“It just never, ever has worked”: Activists, law experts question CPD decision to reactivate gang database

After four years, the Chicago Police Department seeks to reactivate their “gang database” despite no proven effectiveness, according to law experts. 

The Criminal Enterprise Information System (CEIS) collects information on individuals who are suspected to be affiliated and/or associated with gangs, according to the Chicago Tribune. The Illinois Attorney General conducted an investigation about its effectiveness and poised questions about racial bias. 

The lawsuit also alleged that individuals lacked due process in that they could not challenge their inclusion in the database,” said Manoj Mate, faculty director of Racial Justice Initiative at the College of Law. “The lawsuit was settled in 2020 after the Chicago police agreed to make many changes and reforms including stricter criteria for identifying individuals as gang members and notice and appeals requirements.”

The criteria for who is considered an alleged gang member varies. Their information is recorded into the database and could be used against someone if they are involved with law enforcement later. 

“When you think about what the way that [databases]have been used it’s really just to collect broad amounts of information on people, oftentimes people who’ve never been accused or convicted of any crime,” said Ed Yohnka, communication director at ACLU of Illinois.

People alleged as gang members can face discrimination even if never convicted. This can affect people of multiple legal statuses when applying for jobs or services.

“If the information is provided to federal immigration authorities, it can also lead to detention and deportation,” Mate said. “In addition, inclusion on the database can also impact the ability to get a job or housing. All of these harms disproportionately impact minority communities.”

Due to inequitable policing patterns, the database becomes overrun by implicit racial bias. This could lead to an overrepresented amount of people from marginalized communities to be recorded. 

“[The] database system is really fundamentally going to be racially biased at its core,” said Sarah Staudt, director of policy at Chicago Appleseed. “Databases are based on police’s subjective views of the people that they encounter, the people that they encounter are much more likely to be Black and Brown because of our policing patterns.”

Black and Brown youth will face discrimination if they encounter law enforcement and are recorded in the system’s database, according to Yohnka.

“It subjects them to a higher level of scrutiny,” he said. “They’re more likely to be questioned. They’re more likely to be targeted by police. for questioning. And that can have an incredibly intimidating impact on people.”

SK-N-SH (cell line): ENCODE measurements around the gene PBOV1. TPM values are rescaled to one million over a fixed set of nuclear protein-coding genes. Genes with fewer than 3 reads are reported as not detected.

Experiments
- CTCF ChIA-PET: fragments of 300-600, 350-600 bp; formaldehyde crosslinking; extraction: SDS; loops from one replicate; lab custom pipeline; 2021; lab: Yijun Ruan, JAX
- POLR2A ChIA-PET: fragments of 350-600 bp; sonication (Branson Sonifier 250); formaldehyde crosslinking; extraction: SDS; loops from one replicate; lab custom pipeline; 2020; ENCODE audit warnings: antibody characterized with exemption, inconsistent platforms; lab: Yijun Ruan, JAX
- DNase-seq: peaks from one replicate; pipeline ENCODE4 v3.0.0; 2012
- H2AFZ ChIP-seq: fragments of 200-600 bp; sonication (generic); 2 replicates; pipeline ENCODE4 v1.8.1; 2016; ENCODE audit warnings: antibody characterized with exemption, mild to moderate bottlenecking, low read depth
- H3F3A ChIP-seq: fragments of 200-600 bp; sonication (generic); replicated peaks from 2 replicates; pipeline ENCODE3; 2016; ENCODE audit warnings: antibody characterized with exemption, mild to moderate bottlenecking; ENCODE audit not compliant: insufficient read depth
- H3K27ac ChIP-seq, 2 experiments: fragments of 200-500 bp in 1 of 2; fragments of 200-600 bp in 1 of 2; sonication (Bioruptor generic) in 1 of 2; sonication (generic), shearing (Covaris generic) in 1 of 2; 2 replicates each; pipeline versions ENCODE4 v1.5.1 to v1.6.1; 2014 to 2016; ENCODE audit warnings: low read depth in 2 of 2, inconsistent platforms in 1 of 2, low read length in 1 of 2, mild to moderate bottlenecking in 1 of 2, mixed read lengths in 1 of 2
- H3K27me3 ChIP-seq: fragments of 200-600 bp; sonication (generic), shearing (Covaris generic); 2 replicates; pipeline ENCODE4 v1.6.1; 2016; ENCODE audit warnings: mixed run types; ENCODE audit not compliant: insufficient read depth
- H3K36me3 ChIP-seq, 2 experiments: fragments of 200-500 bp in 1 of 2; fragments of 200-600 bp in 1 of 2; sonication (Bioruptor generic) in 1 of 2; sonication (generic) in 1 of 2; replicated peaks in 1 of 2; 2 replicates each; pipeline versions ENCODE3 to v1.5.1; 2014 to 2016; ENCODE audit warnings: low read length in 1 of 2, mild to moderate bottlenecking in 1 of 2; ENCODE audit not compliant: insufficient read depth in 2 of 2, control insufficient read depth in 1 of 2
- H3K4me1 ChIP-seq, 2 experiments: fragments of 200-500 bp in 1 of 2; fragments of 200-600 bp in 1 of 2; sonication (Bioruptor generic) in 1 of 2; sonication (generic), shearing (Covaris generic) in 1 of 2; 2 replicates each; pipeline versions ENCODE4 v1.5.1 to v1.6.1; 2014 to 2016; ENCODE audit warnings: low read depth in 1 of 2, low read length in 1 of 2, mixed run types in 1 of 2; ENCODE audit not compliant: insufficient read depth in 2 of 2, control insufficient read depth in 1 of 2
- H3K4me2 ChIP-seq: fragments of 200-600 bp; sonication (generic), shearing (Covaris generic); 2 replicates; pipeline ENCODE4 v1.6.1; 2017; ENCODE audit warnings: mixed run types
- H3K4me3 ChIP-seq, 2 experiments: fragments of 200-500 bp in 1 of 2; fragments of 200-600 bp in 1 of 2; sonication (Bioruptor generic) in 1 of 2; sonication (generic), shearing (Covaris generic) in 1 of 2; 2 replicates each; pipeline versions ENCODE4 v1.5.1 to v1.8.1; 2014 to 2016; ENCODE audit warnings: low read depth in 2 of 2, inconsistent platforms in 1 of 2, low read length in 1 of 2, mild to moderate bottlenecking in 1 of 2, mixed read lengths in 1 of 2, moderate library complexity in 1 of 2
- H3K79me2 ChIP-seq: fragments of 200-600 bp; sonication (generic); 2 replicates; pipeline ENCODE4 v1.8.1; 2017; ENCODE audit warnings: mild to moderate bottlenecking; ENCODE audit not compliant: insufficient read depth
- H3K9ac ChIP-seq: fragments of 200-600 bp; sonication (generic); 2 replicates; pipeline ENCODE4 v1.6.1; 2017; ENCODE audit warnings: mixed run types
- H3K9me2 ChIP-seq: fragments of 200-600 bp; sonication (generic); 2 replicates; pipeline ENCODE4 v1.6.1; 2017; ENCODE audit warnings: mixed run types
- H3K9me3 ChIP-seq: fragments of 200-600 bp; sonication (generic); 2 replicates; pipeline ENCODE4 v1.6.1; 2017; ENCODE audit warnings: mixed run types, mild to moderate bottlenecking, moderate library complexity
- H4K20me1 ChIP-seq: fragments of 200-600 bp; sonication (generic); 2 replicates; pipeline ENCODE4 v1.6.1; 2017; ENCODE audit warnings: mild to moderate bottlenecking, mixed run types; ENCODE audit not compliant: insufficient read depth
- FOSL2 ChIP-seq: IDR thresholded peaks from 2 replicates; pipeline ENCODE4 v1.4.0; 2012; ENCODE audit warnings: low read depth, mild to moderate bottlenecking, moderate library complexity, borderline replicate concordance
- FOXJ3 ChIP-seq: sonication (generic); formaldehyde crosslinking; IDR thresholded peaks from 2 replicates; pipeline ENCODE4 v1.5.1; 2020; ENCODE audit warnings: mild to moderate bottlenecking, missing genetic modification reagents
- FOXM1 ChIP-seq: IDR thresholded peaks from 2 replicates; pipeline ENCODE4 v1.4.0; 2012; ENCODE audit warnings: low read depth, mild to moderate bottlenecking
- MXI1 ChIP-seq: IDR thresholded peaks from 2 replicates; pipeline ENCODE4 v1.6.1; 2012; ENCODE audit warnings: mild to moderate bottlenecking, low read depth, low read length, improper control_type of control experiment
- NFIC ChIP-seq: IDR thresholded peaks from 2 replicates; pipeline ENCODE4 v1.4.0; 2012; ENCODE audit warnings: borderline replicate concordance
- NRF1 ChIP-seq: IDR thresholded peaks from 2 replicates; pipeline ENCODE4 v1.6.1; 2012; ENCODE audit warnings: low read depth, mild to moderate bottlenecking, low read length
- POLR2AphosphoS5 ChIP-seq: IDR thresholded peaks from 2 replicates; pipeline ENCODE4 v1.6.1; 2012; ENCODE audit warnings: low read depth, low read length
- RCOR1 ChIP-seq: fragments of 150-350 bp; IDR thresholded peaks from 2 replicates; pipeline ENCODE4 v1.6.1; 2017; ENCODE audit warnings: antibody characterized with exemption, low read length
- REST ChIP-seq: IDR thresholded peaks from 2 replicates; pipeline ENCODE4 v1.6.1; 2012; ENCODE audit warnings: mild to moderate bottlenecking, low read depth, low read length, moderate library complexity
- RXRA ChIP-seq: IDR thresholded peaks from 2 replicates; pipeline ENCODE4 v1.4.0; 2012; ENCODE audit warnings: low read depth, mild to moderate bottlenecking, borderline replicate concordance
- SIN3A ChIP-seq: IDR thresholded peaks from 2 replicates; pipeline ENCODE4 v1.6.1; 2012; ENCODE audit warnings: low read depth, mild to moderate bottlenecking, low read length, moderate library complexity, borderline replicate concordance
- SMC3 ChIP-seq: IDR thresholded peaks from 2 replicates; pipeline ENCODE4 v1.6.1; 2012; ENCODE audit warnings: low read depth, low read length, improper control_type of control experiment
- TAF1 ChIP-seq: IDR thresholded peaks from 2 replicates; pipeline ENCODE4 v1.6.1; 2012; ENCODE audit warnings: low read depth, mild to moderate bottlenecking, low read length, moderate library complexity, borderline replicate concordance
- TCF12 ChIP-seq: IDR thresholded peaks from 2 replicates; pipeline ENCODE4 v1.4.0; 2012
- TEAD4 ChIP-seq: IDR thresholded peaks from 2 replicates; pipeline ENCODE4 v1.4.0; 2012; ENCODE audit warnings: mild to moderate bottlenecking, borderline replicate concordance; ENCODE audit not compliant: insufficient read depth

Minor interactions, the neighborhood someone lives in and who you know are all ways someone can get put into the system, according to Yohnka. The criteria is broad and vague which leads to an overload of people on the database making it ineffective. 

“The lack of clear criteria and oversight allows for bias because it means police can add individuals without strong evidence supporting reasonable suspicion,” Mate said. 

The information rarely changes in the system while it may change in real life.

“Identifying somebody’s gang affiliation is guesswork, and it changes over time,” Staudt added. “There’s not a way to keep these databases current. There’s not a way to keep them accurate, and so instead, you got a bunch of junk information.”

Yohnka proposed that police may not be experts in identifying a threat to communities. Instead, they should ask community members. 

“Community members are much better poised and much better positioned to be able to respond to that,” he said. “They’re the people who know who is a possible threat, what that looks like, and you know, how it works for the good of the community.”

Despite the criticisms, CPD has yet to release any guidelines on how they will measure success in the database. 

Law enforcement agencies argue that these databases are necessary to help in policing and preventing instances of retaliation and future crime, but as noted above, the effectiveness of these policies is unclear given that the public is often not given clear data or metrics to assess whether they work,” Mate said. 

CPD has not announced whether they will make any changes to the previous policy around the database.

“It just never ever, ever, has really worked effectively as a tool in terms of a crime fighting device,” Yohnka said. “CPD has never demonstrated that they’ve made any changes in the way they collect or categorize information to assume that it’s going to be effective this time.”